Published: 01 January 1975
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Cite this document
Because materials and structures cannot be made to always be perfect, they are inspected to determine if they contain flaws or defects large enough to influence their strength, reliability, or economic life. Inspection methods and procedures depend upon the part configuration, possible flaw type, orientation, location, and accessibility. The procedure will depend upon prior knowledge of possible defects and whether or not the inspector is to decide if a single flaw is at a specific location or if no significant flaws exist anywhere in some distributed area or volume.
Long-lived structures require that initial flaws be small so that the flaws will not grow to a critical size during the structure's life or between inspections. Consequently, nondestructive inspection methods are commonly pushed to their limits. For example, the size of a permitted flaw might be just less than the size flaw which will be detected 90 percent of the time. As a result, nondestructive engineering (NDE) methods are not infallible, and some flawed parts might pass inspection. The question, then, is how to calculate the reliability of a part or a structure that has passed inspection.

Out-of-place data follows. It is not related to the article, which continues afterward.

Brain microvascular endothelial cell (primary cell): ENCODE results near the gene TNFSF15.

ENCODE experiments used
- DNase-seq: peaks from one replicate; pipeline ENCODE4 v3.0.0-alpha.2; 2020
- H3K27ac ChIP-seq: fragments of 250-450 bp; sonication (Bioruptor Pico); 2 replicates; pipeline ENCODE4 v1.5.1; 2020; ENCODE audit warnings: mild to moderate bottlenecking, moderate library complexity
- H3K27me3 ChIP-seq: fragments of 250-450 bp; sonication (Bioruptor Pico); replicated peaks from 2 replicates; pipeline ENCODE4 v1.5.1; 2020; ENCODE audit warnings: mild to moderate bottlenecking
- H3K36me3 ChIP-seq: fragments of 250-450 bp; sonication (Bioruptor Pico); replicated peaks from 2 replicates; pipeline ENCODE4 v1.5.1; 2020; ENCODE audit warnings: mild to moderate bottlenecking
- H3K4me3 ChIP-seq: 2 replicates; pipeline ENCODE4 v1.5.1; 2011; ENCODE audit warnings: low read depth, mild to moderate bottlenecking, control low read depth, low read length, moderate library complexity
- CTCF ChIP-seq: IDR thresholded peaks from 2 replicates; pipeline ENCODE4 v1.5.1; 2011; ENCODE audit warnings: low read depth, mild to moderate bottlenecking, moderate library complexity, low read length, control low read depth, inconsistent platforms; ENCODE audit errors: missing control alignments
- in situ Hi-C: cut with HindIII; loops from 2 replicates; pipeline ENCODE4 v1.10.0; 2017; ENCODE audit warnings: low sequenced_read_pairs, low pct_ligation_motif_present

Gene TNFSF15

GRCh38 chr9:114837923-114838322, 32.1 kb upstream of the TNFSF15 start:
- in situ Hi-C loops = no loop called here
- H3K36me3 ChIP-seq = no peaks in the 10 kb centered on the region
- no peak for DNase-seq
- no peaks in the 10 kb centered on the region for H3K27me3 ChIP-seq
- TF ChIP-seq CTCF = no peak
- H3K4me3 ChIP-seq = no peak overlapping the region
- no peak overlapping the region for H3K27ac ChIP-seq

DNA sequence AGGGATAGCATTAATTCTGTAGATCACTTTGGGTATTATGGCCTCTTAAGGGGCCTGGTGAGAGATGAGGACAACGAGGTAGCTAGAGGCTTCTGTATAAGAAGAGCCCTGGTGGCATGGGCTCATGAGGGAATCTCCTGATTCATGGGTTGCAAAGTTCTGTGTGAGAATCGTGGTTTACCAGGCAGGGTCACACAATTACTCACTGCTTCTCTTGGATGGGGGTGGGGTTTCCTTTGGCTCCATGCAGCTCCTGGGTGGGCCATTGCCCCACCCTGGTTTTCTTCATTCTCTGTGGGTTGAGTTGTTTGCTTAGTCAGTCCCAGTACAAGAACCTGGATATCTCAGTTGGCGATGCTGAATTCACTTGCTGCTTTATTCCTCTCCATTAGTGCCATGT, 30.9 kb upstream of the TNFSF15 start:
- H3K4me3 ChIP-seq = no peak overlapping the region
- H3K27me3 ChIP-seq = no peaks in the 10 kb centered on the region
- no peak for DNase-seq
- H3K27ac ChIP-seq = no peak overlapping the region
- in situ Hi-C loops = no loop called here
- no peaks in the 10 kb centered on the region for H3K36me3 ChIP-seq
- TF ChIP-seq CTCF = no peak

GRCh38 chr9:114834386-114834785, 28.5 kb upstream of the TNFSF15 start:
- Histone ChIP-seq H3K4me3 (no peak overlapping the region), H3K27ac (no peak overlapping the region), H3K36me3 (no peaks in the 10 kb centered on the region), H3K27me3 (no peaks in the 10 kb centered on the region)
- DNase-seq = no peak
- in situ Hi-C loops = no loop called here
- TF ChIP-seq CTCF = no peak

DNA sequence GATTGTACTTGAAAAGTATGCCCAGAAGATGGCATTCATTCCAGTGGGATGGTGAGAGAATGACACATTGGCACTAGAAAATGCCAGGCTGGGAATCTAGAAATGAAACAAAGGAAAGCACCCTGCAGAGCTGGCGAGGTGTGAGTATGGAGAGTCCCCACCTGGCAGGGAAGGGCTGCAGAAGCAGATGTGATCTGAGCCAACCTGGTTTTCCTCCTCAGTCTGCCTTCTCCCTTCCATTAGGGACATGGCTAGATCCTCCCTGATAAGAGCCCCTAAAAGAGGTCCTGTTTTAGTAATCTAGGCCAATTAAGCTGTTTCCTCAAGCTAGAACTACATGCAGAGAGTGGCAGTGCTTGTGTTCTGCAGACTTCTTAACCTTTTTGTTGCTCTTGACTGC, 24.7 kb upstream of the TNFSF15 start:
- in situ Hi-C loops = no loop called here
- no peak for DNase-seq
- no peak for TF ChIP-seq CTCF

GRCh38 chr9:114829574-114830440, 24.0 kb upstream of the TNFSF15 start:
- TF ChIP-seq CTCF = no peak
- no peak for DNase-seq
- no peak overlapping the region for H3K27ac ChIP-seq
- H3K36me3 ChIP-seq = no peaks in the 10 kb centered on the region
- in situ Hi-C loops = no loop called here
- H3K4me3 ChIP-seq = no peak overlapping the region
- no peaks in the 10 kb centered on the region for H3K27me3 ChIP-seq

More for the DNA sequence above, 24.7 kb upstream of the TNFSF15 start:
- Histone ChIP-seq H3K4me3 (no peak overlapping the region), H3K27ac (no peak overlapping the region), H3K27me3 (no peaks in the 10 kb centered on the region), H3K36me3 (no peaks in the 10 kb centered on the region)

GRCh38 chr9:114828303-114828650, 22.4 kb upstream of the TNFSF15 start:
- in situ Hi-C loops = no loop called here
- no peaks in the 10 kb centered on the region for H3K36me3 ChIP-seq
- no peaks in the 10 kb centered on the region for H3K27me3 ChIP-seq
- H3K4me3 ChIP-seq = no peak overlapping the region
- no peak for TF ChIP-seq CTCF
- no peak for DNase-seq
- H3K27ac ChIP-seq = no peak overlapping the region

Three analyses have been developed to calculate this a posteriori reliability. Each handles an increasingly complex situation. The first and simplest gives the reliability based upon the efficiency of the detection method and the probability that the part was unflawed when it reached the inspector (a priori reliability).
The second deals with the problem where flaws are distributed over an area or throughout a volume. Here, the mean number of flaws per unit area or volume (a priori) is a parameter; the actual number in a part is assumed to be Poisson distributed.
The third analysis predicts the a posteriori reliability for a structure with distributed flaws but where some portions are inaccessible and cannot be inspected.
composite materials, nondestructive tests, inspection, reliability
Head, Structural Integrity Branch, NASA-Langley Research Center, Hampton, Va.